Traceroute and My Traceroute (MTR) are network diagnostic tools that can reveal helpful information about the route and latency of packets across an IP network. MTR incorporates both traceroute and ping programs.

If you are experiencing latency or other network issues, our network engineers will most likely request that you provide a bi-directional, 100-count MTR. In other words, they are wanting to see which routers are being utilized in your network request both from your server to your remote location and from your remote location to your server. The 100-count MTR shows the average time it takes for round-trip ICMP (ping) traffic to each router and the amount of packet loss experienced at each router.

Outlined below are the procedures for obtaining MTR data on Linux, Windows and MacOS machines.

Note: you will often have to combine multiple methods below to provide in order to retrieve and share output to and from your server and local computer.

Windows:

Traceroute: 

To perform a traceroute (without ping data), perform the following steps:

  1. Open the Start menu
  2. Click on Run (or the search box if Run is not present)
  3. Type cmd and then press the Enter key to open a command prompt
  4. At the prompt, type tracert <hostname.com/IP> and press the Enter key
    1. For example, tracert google.com or tracert 8.8.8.8
  5. To copy the output, right click anywhere in the cmd window and select Mark. You can now use your mouse to select the text you want to copy and then right-click with your mouse. Paste the copied output by pressing Ctrl + V. You can also press the Enter key to copy all of the output and paste by pressing Ctrl + V.










MTR:

Windows utilizes a program called WinMTR to obtain MTR data. Listed below are steps to install and to obtain bi-directional MTRs using WinMTR. You will need to follow the instructions below on both your PC (or the PC experiencing connectivity issues to/from the server) and on your Windows server.

  1. In your browser, navigate to https://sourceforge.net/projects/winmtr/files/WinMTR-v092.zip/download and select the download link next to the corresponding bit version of the program. Note: most 100TB.com services utilize a 64-bit operating system.
  2. Follow the prompts to download the WinMTR .zip file.
  3. In Windows Explorer, right-click the WinMTR .zip file and select “Extract All…” to extract the application file.

4. Double click to launch WinMTR.


5. In the “Host:” field:

a.  If running from your PC, enter the IP address or hostname of your Windows server and click Start. Let the MTR run until 100 appears in both the Sent and Recv columns.

 b.  If running from your Windows Server, enter the IP address of your PC. Note: you can obtain your local IP address by performing a Google search for “IP”, or by visiting a site such as http://whatismyip.org/. Let the MTR run until 100 appears in both the Sent and Recv columns then click Stop.

6.  Select Copy HTML to the clipboard to copy and paste the results into the support ticket.

Linux:

Downloading and Installing MTR and Traceroute:

 

Most Linux distributions come with traceroute and MTR installed by default. In order to use them, access your server’s command line via SSH or an IPMI/iKVM console.

If your Linux machine does not have traceroute or MTR installed, they can be easily downloaded installed by your distribution’s software package manger. Run the commands below for your server’s Linux distribution.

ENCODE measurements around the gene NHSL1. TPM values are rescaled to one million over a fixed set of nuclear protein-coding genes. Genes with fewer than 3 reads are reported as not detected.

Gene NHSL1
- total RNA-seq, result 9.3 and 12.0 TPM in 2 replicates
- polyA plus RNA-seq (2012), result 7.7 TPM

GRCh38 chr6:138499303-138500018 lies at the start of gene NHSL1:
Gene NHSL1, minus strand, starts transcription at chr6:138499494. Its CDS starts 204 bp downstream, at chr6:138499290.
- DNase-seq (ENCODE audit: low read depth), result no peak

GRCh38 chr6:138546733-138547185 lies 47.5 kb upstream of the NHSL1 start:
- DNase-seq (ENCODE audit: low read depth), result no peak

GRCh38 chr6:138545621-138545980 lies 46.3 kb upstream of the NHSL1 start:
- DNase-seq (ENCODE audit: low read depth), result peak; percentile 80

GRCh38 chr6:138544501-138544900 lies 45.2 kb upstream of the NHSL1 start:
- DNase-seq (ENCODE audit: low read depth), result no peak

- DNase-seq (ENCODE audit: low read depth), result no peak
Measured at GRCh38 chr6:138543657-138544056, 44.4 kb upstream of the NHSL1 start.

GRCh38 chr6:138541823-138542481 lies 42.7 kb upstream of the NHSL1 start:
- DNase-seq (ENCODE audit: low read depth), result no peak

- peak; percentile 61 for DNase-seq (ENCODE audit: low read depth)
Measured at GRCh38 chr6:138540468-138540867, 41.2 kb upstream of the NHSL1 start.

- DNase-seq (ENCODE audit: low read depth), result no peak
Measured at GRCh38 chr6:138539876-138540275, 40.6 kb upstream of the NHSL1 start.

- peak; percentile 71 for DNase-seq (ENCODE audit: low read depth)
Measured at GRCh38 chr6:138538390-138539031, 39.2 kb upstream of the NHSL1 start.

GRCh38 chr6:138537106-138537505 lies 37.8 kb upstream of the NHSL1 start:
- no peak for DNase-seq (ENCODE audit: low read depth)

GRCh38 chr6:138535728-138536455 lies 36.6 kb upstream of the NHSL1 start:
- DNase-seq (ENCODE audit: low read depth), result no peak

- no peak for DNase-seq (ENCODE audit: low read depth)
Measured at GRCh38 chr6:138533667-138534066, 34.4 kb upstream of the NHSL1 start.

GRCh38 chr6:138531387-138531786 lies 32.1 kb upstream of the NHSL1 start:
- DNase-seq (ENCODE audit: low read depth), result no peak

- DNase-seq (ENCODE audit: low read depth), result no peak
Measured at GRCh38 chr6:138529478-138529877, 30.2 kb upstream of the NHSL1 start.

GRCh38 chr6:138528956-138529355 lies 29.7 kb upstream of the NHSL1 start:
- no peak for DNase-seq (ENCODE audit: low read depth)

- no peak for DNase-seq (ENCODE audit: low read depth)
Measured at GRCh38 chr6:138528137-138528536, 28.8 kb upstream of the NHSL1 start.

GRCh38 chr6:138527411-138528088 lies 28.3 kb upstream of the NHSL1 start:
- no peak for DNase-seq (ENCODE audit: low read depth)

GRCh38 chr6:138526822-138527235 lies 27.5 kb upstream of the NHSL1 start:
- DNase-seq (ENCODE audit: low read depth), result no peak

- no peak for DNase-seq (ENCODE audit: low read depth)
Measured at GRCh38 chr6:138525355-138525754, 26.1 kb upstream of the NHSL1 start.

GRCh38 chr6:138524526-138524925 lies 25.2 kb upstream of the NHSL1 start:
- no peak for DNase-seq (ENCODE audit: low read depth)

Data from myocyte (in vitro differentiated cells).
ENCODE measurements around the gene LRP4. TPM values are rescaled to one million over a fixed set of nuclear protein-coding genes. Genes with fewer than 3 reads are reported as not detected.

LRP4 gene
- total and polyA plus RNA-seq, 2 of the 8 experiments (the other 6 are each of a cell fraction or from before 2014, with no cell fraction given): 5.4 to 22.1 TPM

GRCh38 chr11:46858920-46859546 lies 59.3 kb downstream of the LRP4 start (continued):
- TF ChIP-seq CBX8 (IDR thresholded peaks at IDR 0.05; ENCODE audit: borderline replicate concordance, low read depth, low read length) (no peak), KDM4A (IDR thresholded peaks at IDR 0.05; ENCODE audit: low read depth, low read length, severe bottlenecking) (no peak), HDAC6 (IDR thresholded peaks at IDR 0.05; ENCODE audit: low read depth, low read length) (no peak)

Debian/Ubuntu Systems:

  1. apt-get update

  2. apt-get upgrade

  3. apt-get install traceroute

  4. apt-get install mtr-tiny

 CentOS/Red Hat Systems:

  1. yum install mtr

  2. yum install traceroute


Using MTR and traceroute:

Once the MTR and traceroute utilities are installed, they can be used in the same way across most Linux distributions.

  1. To run traceroute on your Linux server, type traceroute <IP address of your local computer or test location> and press Enter to run the traceroute.

For example: traceroute 8.8.8.8

2. To run a 100-count MTR on your Linux server, type mtr -c100 -r <IP address of your local computer or test location> and press Enter. For example mtr -c100 -r 8.8.8.8. Note: It will look like nothing is happening for a couple of minutes. The -c100 and -r flags enable MTR to perform a 100-count test and present it in a report form so you can easily copy and paste the output into a ticket.


MacOS:

Traceroute

  1. Launch Network Utility. Note: you can do this through Spotlight by typing “Network Utility” and hitting enter.
  2. Click the tab titled Traceroute.
  3. Enter your server’s IP address or the server hostname (if it is a fully qualified domain name) and click Trace

4. To copy the output, click on the box below and press ⌘ + A, followed by ⌘ + C.

MTR

 The MTR installer for MAC can be found here: http://macappstore.org/mtr/

  1. Open the .pkg file by using a secondary click and selecting Open from the menu. Alternatively, select the .pkg and select File > Open.
  2. Follow the prompts to finish installing MTR.

3. Once finished, launch Terminal. Note: this is found in Applications > Utilities > Terminal. Alternatively, you can search Spotlight to find and launch Terminal.

4. On the terminal, type sudo /usr/local/sbin/mtr -c100 -r <IP address or hostname> and hit enter. Note: you must have administrator privileges to run MTR.

5. Type your password and press enter. Note: it will look like nothing is entered while typing your password.

 

Note: To permanently save the alias, run this:

open ~/.bash_profile

add to the .bash_profile:

 alias mtr=/usr/local/sbin/mtr